Rebecca Lily Pro Set III | Wedding Photography Review

rebecca lily pro set III

The Preface:

No two photographers are the same ; as individuals with different experiences & perspectives we all have our own unique vision that determines the body of work we create.

Over the past 16 months or so, I have worked hard on achieving a level of consistency within my body of work  – on achieving something that communicates my vision to my clients.

However, I believe that “There Is Always More” so I keep my eyes open for tools that might improve my vision. When I saw the opportunity to beta test Rebecca Lily Pro Set III,  I grabbed it with both hands. I played about with the beta version, but I was unable to provide any feedback prior to the release.    I now have a copy of the final release and here are my thoughts after spending some time with them.

I met Rebecca and her husband Johnny in person  earlier this year when they were in London for a photowalk with some other good folks, but this is the first time that I am using any of her products. I reviewed Pro Set III  from a wedding photographer’s perspective – all the images used for the purpose of this review were taken on actual wedding days apart from two that were taken during a bridal shoot in Tuscany last year.

My aim was to work with the Pro Set III on variety of images created under different lighting conditions, in different countries and on brides of different ethnicities etc, to see if it is a tool that can I use to assist me in creating beautiful images that my clients will value over time.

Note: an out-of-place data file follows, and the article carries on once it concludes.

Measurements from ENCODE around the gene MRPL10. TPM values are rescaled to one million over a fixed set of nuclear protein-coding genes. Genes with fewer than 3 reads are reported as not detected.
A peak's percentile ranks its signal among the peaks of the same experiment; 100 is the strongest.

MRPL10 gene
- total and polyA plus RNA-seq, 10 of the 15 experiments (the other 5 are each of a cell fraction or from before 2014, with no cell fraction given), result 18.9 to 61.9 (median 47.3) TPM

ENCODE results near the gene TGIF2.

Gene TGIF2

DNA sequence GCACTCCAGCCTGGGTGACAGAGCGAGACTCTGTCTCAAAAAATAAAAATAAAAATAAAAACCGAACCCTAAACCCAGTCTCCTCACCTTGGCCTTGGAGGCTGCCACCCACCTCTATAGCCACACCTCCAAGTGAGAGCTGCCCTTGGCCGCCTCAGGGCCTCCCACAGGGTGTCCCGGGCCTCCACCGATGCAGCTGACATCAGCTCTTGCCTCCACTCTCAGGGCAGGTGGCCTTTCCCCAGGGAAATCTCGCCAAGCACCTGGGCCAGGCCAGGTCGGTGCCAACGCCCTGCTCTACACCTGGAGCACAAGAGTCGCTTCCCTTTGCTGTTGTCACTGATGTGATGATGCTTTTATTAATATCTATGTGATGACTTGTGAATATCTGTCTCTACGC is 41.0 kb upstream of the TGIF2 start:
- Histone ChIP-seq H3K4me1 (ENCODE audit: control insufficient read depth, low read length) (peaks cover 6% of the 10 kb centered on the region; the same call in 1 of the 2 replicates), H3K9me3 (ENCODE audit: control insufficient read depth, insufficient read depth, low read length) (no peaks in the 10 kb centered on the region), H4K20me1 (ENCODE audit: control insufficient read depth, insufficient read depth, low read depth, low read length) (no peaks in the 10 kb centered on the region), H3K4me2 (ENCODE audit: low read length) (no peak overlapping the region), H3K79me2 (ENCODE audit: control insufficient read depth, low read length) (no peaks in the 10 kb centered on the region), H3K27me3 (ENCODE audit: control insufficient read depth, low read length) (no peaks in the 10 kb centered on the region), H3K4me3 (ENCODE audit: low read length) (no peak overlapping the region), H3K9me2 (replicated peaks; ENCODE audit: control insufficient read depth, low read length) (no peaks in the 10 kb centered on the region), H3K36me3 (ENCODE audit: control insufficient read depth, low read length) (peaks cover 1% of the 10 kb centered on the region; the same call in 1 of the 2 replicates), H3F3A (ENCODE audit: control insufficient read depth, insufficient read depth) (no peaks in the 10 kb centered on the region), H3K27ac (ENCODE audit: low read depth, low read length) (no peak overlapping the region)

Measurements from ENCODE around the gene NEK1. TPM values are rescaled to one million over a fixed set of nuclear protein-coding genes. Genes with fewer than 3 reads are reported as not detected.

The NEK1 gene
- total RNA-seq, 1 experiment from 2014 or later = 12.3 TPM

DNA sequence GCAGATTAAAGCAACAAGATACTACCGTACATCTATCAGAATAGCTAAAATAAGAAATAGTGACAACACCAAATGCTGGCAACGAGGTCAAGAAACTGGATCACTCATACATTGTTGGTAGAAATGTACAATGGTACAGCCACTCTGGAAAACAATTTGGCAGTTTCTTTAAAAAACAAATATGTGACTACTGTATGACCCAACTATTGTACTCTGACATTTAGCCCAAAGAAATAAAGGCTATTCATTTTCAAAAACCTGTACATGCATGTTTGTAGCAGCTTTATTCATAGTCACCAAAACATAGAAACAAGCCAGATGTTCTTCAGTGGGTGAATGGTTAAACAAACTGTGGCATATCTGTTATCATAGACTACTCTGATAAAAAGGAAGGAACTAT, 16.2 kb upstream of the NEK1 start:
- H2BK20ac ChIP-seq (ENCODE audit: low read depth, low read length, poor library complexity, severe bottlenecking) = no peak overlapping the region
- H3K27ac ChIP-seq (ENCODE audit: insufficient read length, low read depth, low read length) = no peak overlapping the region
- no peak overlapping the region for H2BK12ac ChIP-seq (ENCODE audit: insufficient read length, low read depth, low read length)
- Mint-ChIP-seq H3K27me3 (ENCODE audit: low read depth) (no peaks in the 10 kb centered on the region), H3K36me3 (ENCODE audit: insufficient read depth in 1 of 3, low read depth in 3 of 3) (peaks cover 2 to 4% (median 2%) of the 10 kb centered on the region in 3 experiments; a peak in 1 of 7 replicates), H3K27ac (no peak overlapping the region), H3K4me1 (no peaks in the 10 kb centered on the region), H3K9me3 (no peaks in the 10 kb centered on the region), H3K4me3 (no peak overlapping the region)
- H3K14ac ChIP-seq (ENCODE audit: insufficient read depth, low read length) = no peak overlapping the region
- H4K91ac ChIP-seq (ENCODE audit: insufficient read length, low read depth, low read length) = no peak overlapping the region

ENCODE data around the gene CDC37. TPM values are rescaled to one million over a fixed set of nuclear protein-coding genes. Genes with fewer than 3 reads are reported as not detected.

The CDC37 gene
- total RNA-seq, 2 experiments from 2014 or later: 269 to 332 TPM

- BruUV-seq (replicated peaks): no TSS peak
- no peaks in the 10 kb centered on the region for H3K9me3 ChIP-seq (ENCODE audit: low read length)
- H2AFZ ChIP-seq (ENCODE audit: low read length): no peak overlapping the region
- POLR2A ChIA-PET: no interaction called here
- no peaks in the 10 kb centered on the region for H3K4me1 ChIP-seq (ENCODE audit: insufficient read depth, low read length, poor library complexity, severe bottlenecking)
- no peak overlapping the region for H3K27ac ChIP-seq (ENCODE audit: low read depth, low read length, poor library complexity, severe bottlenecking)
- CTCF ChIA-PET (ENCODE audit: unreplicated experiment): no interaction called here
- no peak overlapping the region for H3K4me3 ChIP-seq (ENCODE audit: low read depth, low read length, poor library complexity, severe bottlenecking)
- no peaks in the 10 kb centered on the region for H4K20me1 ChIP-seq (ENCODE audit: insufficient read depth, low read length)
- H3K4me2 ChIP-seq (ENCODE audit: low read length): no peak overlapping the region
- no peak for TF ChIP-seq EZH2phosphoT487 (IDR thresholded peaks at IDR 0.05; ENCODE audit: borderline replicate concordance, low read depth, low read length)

The tools that we photographers invest in (lenses, lightning equipment, presets etc) should aid is in achieving our vision.

Is Pro Set III compatible with the way I do things? Can it help me to create the body of work I want?  Let’s find out.

Note :

* Lightroom is my tool of choice for post processing, so presets play an important part of my workflow – my review is that of the Lightroom version of Pro Set III.

* All images were originally shot RAW on either a fujifilm X-Pro 1 or X100S. There is no editing done to the “original” images apart from converting them into JPEG for comparison sake.

* Pro Set III was then applied to the RAW files and sometimes the included toolkit was used to fine tune the image to achieve the result I was after.

 

The Product:

Designed with Professionals & Enthusiast in mind, Rebecca Lily Pro Set III draws on Rebecca’s own experience of shooting digital along with film.

There are 27 presets in total with 3 version of each. The presets are divided into 5 distinct groups:

-Black and White

-Bright Color

-Mid Color ( my favourite group)

-Deep Color

-Pastel Color

Included is also a Toolkit with which you can utilise to fine tune the presets to your liking.

 

The Test :

Here is a selection of images, originals as shot in camera compared to results achieved using Pro Set III

rebecca lily pro set III

original // X-Pro 1

rebecca lily pro set III

mid color // avalon

original // X-Pro 1

rebecca lily pro set III

mid color // rio

RL RAW-1

original // X-Pro 1

rebecca lily pro set III

bright color // ireland

RL RAW-12

original // X100S

rebecca lily pro set III

b&w // matte light

original // X-Pro 1

rebecca lily pro set III

mid colour // filmic

RL RAW-17

original // X100S

rebecca lily pro set III

mid color // filmic

The Findings :

There are lots of presets here, and after spending some time trying them all, I figured out the ones that work best for me and my approach to things.

* For B&W : Matte Light is my pick of the bunch.

* For Color : the Mid Color group (Avalon, Chardonnay, Filmic, Hudson Bay, Kinfolk, Rio) were my favourite – they are simply stunning. They just suited the way I like to create images.